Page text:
The last time I saw Zorro (which would have also been the first time), it didn’t impress me much. I don’t remember hating it, but I do remember disliking it. This time through, however, I find myself mellowed. It’s an enjoyable adventure picture, the kind Hollywood doesn’t make anymore. The amount of Zorro swashbuckling alone is more physical action than I’ve seen in years in recent action movie.
Before I forget, I have to mention the ending. Spielberg is credited as an executive producer and it is an Amblin production, so I assume he was aware of the Temple of Doom similarities–down to the James Horner score, which goes out of its way to sound like John Williams.
The film gets by on a few principles. First and foremost, it’s amusing to watch Anthony Hopkins and Antonio Banderas. While Banderas is charming enough, it’s not really an acting job. He’s never good and he doesn’t have an honest moment until the epilogue. Hopkins on the other hand… Zorro is one of his better performances. The script doesn’t allow for his usual hamming. He does get it in a few scenes, but considering he’s wearing about nine pounds of makeup, it’s not like one is taking him seriously anyway.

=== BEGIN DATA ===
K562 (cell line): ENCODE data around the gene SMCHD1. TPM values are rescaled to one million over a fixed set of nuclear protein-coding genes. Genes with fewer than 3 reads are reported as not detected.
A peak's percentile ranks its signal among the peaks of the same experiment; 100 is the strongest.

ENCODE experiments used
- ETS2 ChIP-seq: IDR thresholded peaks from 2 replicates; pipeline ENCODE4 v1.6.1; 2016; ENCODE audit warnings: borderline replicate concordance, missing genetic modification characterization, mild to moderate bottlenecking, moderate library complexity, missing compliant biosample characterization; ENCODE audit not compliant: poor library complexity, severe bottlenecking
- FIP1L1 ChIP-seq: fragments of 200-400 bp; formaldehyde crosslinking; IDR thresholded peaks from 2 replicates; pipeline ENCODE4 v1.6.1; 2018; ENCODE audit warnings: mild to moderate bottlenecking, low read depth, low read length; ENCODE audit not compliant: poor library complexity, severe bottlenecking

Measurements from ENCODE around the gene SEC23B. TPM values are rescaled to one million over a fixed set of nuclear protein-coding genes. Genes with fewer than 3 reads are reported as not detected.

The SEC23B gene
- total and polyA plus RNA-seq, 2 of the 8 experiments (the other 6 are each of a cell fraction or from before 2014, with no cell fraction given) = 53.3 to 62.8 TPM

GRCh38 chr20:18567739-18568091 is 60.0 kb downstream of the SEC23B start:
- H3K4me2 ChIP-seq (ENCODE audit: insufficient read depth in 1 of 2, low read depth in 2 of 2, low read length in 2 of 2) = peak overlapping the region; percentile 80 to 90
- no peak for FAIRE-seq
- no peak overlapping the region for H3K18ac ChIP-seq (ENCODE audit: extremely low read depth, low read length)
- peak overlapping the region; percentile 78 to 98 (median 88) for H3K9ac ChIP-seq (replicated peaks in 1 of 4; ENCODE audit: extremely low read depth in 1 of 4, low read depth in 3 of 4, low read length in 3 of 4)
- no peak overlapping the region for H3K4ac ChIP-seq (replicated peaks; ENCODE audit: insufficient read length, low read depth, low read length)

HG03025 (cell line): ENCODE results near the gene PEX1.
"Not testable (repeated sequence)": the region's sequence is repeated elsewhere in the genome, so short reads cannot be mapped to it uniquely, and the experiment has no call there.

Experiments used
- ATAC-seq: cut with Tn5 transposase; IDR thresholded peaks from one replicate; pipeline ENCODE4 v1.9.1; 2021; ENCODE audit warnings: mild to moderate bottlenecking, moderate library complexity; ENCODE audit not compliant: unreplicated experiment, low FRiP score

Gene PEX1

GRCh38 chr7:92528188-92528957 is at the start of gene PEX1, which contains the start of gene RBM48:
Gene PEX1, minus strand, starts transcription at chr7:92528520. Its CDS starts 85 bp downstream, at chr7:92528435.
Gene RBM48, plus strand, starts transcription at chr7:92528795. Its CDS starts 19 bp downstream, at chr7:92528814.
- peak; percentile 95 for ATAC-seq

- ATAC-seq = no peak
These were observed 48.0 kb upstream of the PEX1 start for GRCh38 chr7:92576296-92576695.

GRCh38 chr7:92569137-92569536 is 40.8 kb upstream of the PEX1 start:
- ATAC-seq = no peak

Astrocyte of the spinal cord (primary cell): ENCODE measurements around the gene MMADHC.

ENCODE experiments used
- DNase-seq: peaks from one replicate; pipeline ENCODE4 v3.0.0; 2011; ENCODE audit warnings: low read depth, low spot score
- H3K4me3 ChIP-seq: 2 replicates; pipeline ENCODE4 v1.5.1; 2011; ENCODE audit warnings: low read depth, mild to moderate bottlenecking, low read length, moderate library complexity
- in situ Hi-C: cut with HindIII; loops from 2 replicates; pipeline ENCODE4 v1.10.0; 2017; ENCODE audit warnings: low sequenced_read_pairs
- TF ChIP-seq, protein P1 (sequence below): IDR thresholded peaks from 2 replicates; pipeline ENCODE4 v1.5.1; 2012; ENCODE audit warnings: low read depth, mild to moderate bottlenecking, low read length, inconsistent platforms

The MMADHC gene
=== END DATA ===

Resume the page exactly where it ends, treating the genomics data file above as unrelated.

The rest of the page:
Stuart Wilson is fantastic as the villain. Catherine Zeta Jones, similar to Banderas, skates by on a certain charm… but she doesn’t get that epilogue reprieve.
Campbell’s direction is good without being exemplar; he makes Zorro a rather fun two hours.
Directed by Martin Campbell; screenplay by John Eskow, Ted Elliot and Terry Russo, based on a story by Elliot, Russo and Randall Jahnson and on the character created by Johnston McCulley; director of photography, Phil Meheux; edited by Thom Noble; music by James Horner; production designer, Cecilia Montiel; produced by Doug Claybourne and David Foster; released by TriStar Pictures.
Starring Antonio Banderas (Alejandro Murrieta), Anthony Hopkins (Don Diego de la Vega), Catherine Zeta-Jones (Elena Montero), Stuart Wilson (Don Rafael Montero), Matt Letscher (Capt. Harrison Love), Tony Amendola (Don Luiz), Pedro Armendáriz Jr. (Don Pedro), William Marquez (Fray Felipe), José Pérez (Cpl. Armando Garcia), Victor Rivers (Joaquín Murrieta) and L.Q. Jones (Three-Fingered Jack).